Cefepime-enmetazobactam tops piperacillin-tazobactam for complicated UTI, acute pyelonephritis

Audrey Abella
18 Nov 2020

The investigational combination drug comprising the fourth-generation cephalosporin cefepime and the novel, potent extended-spectrum β-lactamase (ESBL) inhibitor enmetazobactam (FPE) demonstrated superiority to the piperacillin-tazobactam (PTZ) regimen in patients with complicated* urinary tract infection/acute pyelonephritis (cUTI/AP) caused by ESBL-producing Enterobacterales, according to the results of the ALLIUM trial.

“FPE demonstrated superiority [to] PTZ in the primary endpoint** at test of cure (TOC),” said presenting author Professor Keith Kaye from the University of Michigan Medical School, Ann Arbor, Michigan, US. “[The] superiority of FPE was also demonstrated in subgroups of patients with cUTI/AP caused by ESBL-producing isolates.”

Carbapenems are typically used as first-line agents for treating ESBLs. [www.idsociety.org/practice-guideline/amr-guidance, accessed November 12, 2020] However, the increasing carbapenem-resistance due to increasing carbapenem consumption underscores the “critical need for carbapenem-sparing therapies for infections caused by ESBL-producing Enterobacterales,” said Kaye.

Moreover, Kaye noted in a previous press release that the development of new treatment alternatives for these infections has been categorized as ‘critical priority’ by the WHO, owing to the controversy surrounding PTZ use. “FPE may provide a novel therapeutic option addressing this serious threat,” he said.

The team thus sought to compare FPE against PTZ in 1,034 hospitalized cUTI/AP patients. Participants were randomized 1:1 to receive FPE or PTZ*** via 2-hour IV infusions Q8H for 7–14 days. Apart from the primary analysis performed in the microbiological modified intention-to-treat (mMITT; n=678) cohort at TOC, subgroup analyses were conducted on patients with ESBL baseline uropathogens that were either resistant (mMITTr; n=172) or nonresistant (mMITTnr; n=142) to either combination regimen. [ID Week 2020, abstract LB-4]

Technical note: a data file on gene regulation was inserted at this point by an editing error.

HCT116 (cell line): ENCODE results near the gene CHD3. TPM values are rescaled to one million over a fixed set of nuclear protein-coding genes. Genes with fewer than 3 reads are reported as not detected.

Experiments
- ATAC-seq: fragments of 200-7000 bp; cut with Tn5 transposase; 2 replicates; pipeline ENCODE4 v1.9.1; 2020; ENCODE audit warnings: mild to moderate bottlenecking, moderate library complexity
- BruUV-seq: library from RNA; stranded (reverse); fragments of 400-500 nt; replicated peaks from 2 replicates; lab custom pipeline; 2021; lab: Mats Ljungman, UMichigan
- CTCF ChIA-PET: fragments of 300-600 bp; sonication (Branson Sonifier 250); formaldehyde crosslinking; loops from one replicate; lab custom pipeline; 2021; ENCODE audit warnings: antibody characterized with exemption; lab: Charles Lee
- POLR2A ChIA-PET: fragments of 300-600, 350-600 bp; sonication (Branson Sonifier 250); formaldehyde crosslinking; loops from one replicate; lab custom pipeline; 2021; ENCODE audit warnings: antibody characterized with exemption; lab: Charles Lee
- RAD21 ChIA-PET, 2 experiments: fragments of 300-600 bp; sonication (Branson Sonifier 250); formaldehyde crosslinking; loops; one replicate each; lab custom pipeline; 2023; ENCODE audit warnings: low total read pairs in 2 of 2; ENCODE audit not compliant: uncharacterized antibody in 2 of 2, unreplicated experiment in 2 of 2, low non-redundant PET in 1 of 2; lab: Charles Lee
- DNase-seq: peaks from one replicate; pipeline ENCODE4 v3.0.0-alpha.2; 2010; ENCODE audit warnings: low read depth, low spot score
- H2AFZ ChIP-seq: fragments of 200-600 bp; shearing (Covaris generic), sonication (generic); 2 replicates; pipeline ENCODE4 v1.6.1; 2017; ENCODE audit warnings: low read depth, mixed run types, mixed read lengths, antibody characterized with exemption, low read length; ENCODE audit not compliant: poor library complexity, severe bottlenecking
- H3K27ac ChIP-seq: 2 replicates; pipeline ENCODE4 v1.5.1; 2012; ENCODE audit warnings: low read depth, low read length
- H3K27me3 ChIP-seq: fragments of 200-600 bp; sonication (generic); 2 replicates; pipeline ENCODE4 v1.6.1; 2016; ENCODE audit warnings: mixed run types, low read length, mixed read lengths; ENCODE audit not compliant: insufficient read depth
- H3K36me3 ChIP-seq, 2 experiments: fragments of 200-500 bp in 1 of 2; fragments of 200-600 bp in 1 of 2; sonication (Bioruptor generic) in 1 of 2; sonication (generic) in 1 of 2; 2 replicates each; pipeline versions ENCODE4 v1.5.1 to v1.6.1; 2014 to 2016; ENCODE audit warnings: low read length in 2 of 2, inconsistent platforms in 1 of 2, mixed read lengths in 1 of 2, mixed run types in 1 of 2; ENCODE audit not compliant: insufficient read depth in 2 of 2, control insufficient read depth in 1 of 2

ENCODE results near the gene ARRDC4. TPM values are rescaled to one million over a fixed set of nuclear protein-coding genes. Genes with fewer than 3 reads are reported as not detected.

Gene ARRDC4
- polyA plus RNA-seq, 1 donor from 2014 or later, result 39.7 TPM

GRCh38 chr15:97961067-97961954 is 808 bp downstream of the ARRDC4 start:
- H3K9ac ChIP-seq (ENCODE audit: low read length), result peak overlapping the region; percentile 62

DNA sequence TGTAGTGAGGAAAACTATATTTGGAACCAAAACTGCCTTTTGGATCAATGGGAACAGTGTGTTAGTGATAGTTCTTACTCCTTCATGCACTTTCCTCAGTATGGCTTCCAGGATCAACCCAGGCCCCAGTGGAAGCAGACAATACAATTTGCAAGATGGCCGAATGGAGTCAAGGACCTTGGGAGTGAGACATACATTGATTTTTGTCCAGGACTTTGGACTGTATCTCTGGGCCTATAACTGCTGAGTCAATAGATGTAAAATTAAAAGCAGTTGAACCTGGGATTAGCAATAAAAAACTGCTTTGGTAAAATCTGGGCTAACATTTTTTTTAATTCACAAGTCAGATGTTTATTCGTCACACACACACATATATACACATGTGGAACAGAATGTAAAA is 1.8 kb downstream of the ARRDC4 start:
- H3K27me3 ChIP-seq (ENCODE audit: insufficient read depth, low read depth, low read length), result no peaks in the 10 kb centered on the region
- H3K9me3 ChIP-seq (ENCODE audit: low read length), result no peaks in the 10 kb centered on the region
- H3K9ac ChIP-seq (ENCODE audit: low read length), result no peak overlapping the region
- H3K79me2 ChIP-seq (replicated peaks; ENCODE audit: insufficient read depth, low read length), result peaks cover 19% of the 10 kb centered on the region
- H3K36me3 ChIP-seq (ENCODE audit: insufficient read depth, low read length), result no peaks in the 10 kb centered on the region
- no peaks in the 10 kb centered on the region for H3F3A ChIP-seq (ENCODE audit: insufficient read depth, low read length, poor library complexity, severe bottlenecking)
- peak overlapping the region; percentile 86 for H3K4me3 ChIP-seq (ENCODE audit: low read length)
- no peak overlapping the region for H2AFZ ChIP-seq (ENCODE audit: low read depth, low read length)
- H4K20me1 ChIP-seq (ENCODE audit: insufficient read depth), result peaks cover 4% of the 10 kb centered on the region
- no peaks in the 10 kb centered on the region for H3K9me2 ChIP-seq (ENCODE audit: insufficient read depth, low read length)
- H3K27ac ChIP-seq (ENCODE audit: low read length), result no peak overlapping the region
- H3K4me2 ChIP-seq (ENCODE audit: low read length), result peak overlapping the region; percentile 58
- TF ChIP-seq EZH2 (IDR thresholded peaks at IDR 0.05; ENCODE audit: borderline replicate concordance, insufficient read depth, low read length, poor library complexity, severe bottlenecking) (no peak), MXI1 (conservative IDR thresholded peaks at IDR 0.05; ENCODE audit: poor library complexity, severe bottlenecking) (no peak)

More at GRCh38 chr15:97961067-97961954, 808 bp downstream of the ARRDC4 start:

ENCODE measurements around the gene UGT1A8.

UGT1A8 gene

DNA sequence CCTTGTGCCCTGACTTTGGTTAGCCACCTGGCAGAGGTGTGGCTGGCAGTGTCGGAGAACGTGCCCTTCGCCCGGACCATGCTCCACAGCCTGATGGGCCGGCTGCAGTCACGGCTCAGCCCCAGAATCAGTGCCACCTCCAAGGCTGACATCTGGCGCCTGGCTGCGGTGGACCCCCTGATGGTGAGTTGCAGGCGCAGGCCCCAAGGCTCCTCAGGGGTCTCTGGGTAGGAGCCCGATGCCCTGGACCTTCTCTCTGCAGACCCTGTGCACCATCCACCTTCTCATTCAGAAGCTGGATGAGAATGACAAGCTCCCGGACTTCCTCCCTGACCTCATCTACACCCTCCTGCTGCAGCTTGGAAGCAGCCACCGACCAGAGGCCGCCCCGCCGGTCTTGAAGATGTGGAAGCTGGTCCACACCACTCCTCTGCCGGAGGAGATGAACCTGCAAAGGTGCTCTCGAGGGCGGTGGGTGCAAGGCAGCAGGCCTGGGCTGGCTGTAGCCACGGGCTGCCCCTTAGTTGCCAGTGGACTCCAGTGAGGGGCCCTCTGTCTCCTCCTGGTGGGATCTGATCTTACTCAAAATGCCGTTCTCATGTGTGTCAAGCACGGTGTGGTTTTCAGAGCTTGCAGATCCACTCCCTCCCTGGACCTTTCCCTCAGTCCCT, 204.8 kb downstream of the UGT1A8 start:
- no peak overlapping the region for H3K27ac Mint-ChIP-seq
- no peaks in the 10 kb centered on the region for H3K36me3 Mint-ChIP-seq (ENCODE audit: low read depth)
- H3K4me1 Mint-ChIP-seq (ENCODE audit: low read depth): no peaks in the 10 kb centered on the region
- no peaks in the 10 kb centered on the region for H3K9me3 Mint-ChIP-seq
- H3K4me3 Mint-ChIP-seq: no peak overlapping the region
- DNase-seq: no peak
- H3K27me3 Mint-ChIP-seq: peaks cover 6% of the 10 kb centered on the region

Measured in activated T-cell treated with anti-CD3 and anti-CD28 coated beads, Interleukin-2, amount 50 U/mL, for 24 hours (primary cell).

In terms of overall response of success, FPE was superior to PTZ in the mMITT cohort (79 percent vs 59 percent) and the two subgroups evaluated (74 percent vs 51 percent [mMITTr] and 74 percent vs 52 percent [mMITTnr]) at TOC.

When the composite endpoints were assessed individually, there appeared to be no difference between the FPE and PTZ arms in terms of clinical cure (93 percent vs 89 percent [mMITT] and 88 percent vs 91 percent [mMITTnr]). However, microbiological eradication rates were higher with FEP vs PTZ (83 percent vs 65 percent [mMITT] and 78 percent vs 56 percent [mMITTnr]), which might have driven the superiority of FPE to PTZ in the primary analysis, noted Kaye.

“These results support the development of FPE as an alternative to PTZ for gram-negative infections in hospital settings where ESBL involvement is prevalent or suspected, [or where] carbapenem-sparing regimens are desirable,” said Kaye.

“[Taken together,] FPE may represent a new empiric carbapenem-sparing option in settings where ESBLs are endemic,” he concluded.


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